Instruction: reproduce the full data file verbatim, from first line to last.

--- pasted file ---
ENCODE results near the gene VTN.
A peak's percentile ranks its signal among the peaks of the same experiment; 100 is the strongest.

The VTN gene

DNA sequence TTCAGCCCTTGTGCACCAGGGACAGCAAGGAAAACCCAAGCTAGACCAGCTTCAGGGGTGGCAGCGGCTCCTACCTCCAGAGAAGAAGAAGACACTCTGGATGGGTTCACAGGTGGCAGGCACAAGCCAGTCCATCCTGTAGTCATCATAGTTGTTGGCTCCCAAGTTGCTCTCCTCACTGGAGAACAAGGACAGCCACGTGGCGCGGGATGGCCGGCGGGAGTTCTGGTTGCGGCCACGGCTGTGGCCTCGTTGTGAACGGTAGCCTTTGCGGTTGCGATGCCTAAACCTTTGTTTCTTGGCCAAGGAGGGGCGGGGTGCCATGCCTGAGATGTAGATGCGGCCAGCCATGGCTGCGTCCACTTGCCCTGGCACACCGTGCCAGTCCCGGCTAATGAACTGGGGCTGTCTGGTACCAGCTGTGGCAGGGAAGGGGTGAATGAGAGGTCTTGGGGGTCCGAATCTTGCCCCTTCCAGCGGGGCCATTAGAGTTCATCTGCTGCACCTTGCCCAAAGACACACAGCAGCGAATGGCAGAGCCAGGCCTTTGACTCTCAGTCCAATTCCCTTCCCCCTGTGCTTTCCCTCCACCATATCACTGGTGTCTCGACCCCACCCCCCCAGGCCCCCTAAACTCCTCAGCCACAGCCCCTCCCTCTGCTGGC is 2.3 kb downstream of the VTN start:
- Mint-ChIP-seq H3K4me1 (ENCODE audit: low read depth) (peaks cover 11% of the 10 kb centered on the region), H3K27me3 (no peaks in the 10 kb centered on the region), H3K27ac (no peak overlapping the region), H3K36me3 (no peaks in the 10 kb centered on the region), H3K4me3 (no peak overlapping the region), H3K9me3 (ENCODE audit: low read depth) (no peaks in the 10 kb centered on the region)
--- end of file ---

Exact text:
ENCODE results near the gene VTN.
A peak's percentile ranks its signal among the peaks of the same experiment; 100 is the strongest.

The VTN gene

DNA sequence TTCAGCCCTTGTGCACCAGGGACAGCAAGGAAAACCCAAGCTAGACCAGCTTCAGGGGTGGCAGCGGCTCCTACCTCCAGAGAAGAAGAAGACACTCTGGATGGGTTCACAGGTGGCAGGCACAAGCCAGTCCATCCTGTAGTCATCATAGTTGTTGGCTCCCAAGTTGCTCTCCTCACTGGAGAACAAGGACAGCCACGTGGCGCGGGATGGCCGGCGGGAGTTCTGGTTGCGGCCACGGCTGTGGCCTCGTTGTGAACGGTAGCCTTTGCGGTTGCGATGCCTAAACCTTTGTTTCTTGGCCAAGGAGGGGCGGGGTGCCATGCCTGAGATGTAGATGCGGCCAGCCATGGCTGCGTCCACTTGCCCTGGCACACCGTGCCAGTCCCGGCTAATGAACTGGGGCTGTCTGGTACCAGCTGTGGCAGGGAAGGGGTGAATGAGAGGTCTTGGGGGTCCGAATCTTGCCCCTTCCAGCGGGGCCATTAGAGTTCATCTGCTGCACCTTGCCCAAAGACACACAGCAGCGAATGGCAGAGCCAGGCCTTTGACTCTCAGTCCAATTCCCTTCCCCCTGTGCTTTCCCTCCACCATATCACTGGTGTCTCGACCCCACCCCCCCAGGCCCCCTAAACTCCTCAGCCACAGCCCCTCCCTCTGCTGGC is 2.3 kb downstream of the VTN start:
- Mint-ChIP-seq H3K4me1 (ENCODE audit: low read depth) (peaks cover 11% of the 10 kb centered on the region), H3K27me3 (no peaks in the 10 kb centered on the region), H3K27ac (no peak overlapping the region), H3K36me3 (no peaks in the 10 kb centered on the region), H3K4me3 (no peak overlapping the region), H3K9me3 (ENCODE audit: low read depth) (no peaks in the 10 kb centered on the region)